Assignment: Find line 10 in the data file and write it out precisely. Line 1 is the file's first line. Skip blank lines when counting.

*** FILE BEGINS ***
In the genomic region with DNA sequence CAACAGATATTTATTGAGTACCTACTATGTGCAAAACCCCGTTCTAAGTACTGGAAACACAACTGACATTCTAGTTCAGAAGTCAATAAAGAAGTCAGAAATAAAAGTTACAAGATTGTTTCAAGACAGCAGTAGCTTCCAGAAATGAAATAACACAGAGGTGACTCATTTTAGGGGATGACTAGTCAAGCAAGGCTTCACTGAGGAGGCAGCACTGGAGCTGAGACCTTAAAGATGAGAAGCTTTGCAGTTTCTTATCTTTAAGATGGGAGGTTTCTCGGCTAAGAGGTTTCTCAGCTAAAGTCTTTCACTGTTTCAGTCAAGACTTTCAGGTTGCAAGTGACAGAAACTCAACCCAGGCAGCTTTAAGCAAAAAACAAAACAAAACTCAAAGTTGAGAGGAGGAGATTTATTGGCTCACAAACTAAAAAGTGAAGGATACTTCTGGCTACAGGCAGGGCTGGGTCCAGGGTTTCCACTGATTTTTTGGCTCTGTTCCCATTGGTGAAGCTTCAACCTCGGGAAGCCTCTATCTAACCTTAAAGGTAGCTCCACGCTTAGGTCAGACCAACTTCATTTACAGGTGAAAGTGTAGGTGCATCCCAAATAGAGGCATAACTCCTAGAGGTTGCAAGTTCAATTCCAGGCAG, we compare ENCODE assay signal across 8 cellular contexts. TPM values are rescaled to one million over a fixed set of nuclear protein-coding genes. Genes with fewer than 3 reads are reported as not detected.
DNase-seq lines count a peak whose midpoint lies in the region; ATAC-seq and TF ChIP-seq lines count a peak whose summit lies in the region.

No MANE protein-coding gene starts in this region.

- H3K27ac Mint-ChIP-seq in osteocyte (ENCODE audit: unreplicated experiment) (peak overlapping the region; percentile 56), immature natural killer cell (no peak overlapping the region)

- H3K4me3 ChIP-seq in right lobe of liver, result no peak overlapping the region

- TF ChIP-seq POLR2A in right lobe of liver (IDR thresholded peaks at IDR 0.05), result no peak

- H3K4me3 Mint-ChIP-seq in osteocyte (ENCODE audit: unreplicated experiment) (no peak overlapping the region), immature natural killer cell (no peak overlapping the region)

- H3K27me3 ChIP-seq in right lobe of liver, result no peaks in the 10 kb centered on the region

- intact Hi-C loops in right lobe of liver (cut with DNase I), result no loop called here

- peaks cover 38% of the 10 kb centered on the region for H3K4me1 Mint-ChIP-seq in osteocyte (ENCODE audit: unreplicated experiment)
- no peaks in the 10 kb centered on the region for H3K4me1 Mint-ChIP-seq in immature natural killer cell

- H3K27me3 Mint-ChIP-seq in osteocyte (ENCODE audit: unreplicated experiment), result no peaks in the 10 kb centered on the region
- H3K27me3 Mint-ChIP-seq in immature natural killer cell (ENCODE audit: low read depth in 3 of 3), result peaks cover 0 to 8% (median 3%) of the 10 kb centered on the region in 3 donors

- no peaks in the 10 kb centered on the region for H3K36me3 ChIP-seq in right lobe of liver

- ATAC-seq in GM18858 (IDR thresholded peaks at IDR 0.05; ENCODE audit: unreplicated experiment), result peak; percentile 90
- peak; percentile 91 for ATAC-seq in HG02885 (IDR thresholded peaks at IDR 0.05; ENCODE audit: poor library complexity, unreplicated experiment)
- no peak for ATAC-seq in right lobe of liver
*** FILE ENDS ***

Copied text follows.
- peaks cover 38% of the 10 kb centered on the region for H3K4me1 Mint-ChIP-seq in osteocyte (ENCODE audit: unreplicated experiment)